Wolfgang Peterson’s Batman Vs Superman
Batman: Year One was cancelled at the same time as production shut down on McG’s ill-fated Superman: Flyby, which had a script by one JJ Abrams. Having borrowed elements of The Dark Knight Returns in other aborted projects, the crossover of the world’s finest in a massive, literal title fight must have seemed like a no-brainer at the time.
Aiming for a 2004 release, Wolfgang Peterson was attached to direct Batman vs Superman, which could have starred Christian Bale or Colin Farrell as Batman and Jude Law or Josh Hartnett as Superman, depending on who you ask. Written by Andrew Kevin Walker, the script for this one takes place a little later in the timeline than any previous live-action DC movie. Clark Kent is divorced from Lois Lane and approaching something of a mid-life crisis, while Bruce has been retired from crimefighting for five years. The Bat-family are all gone, and Bruce finds solace in the arms of his fiancée, Elizabeth.
Alas, the Joker murders Elizabeth on their wedding night, prompting Bruce to have a mental breakdown and become Batman again in order to hunt down and murder the villain. When Superman intervenes, there’s a bit of a skirmish. Studio execs were entranced by the idea for long enough that they eventually took both this and their long-gestating Death Of Superman film in Batman v Superman: Dawn Of Justice. This is widely regarded as a bad move.
As with the aforementioned projects, it should come as no surprise that certain elements of Walker’s 2002 script for BVS has a couple of similarities to Zack Snyder’s eventual realization of the premise. Partly, that can be attributed to Miller’s graphic novel, as with the inclusion of an older, jaded Batman going into battle with the Man of Steel, but the reveal of Lex Luthor as the mastermind manipulating the two heroes to make them destroy each other is common in both scripts.
Where Dawn Of Justice was criticized for having decidedly less time for Superman than Batman, Walker’s script covers both sides of the story fairly evenly. Ultimately, the studio passed on this project after they were won over by Abrams’ amended draft of Flyby, and the two properties separated again. In the next couple of years, we had the first true franchise reboot of the modern era in Batman Begins and, with rather less success, its first true legacy-quel in Superman Returns.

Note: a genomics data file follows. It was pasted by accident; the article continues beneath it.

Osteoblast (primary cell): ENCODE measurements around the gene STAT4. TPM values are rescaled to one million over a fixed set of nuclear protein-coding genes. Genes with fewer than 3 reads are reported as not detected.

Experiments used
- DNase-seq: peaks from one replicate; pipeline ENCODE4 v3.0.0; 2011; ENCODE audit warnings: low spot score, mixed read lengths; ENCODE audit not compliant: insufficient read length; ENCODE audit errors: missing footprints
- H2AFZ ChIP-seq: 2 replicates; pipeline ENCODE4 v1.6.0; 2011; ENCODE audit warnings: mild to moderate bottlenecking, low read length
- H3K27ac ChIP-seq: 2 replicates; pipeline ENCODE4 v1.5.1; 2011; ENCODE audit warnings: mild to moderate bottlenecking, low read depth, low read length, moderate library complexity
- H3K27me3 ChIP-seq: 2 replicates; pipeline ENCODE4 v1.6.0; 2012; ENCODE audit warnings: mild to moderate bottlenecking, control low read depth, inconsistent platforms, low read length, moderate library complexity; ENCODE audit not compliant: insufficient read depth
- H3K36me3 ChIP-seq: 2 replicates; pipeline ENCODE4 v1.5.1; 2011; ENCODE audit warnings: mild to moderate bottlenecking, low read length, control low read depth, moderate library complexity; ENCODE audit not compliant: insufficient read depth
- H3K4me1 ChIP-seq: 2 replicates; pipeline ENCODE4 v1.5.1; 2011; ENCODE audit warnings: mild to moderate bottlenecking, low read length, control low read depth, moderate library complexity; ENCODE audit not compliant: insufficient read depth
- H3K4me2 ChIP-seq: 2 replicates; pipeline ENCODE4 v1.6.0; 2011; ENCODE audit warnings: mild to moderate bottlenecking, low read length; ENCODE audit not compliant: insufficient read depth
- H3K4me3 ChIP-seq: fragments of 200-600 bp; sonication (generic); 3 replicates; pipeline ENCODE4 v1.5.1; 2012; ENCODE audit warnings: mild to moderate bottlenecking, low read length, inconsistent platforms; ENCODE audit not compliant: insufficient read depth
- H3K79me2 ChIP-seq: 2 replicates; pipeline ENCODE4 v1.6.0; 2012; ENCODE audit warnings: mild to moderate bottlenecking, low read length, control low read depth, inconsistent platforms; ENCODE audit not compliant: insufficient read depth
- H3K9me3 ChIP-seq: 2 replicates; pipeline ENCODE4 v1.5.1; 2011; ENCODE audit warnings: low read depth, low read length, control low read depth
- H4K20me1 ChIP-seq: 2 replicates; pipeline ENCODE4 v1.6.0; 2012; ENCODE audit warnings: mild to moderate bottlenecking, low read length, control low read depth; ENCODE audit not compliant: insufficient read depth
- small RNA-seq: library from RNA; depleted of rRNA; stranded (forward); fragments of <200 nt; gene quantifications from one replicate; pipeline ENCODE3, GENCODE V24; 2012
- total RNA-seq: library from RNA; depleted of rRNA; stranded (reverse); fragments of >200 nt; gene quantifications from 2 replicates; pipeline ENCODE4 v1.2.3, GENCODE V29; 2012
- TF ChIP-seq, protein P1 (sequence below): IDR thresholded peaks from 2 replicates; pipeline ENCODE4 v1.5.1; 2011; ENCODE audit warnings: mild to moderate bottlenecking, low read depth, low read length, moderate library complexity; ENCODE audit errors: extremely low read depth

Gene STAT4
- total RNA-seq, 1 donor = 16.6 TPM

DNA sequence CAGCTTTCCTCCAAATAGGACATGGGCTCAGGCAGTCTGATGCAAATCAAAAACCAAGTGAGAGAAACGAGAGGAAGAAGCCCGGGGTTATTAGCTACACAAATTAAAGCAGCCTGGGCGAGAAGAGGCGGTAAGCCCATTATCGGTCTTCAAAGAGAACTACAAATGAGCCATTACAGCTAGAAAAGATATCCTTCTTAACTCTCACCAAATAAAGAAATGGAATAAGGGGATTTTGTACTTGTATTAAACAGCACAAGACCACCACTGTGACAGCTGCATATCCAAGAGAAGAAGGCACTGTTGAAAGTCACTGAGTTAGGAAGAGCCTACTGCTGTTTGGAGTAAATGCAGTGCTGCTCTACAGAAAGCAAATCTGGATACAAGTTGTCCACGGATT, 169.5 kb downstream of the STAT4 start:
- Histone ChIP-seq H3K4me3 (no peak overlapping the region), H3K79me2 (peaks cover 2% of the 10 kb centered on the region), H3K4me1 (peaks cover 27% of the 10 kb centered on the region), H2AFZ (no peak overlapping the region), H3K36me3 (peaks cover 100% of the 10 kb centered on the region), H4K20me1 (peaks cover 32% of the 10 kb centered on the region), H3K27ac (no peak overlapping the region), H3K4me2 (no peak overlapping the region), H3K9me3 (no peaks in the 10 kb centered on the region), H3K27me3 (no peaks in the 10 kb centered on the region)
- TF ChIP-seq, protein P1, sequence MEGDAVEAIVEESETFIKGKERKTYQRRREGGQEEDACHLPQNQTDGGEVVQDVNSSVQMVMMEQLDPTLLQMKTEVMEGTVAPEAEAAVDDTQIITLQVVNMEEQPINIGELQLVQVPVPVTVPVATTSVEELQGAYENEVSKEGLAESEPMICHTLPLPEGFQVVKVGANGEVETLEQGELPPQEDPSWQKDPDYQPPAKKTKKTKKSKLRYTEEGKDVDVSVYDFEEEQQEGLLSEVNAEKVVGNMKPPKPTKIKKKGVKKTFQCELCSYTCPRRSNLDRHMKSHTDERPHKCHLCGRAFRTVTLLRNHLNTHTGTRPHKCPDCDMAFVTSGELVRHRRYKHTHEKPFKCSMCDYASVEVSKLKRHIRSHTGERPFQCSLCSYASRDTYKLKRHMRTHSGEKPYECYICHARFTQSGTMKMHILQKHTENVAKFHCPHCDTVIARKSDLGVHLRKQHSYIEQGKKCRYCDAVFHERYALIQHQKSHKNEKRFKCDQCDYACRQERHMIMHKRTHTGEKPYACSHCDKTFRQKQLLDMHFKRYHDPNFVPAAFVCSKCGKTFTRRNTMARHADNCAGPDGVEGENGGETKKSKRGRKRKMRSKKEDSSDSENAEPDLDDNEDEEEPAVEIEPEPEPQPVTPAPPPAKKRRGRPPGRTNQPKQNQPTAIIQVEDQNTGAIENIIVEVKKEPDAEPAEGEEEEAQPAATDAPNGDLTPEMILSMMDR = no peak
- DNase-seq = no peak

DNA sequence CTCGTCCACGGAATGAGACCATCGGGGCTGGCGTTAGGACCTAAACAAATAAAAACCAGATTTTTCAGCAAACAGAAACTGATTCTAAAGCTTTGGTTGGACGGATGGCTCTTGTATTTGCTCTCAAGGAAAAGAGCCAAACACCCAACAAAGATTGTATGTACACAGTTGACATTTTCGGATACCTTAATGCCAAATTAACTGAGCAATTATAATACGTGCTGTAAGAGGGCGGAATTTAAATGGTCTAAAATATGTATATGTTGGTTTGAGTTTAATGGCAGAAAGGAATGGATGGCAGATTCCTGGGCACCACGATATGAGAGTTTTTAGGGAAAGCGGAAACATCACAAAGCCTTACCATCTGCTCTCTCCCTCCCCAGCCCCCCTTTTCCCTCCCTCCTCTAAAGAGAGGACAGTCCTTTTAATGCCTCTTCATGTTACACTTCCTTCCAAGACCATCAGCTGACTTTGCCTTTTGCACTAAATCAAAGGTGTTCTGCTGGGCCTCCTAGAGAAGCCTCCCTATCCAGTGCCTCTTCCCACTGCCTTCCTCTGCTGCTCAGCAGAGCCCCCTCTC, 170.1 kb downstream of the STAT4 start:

Through looking back the unmade Batman movie projects of the last 30 years or so, we’ve seen that Warner Bros has pursued various different approaches to their most enduring property over the years. In many cases, some of the unused ideas wind up turning up in later films somehow.
But even the ones that haven’t made it to the screen have usually featured elements that pop up somewhere else in the projects that do make it. Heck, even Unchained’s sequence of Batman hallucinating dead villains while under the influence of Scarecrow’s fear gas sounds a bit like one of the sub-plots from Rocksteady’s Arkham Knight game.
In a multimedia property as vast as Batman, there’s bound to be some parallel thinking between creators. All the same, it’s telling that the work of directors who successfully brought the Bat to the screen, like Burton, Schumacher, Nolan, and Snyder, all have such distinctive approaches to their respective films. As the next in line, Matt Reeves will have to stake his own territory within the ever-shifting DC movie landscape.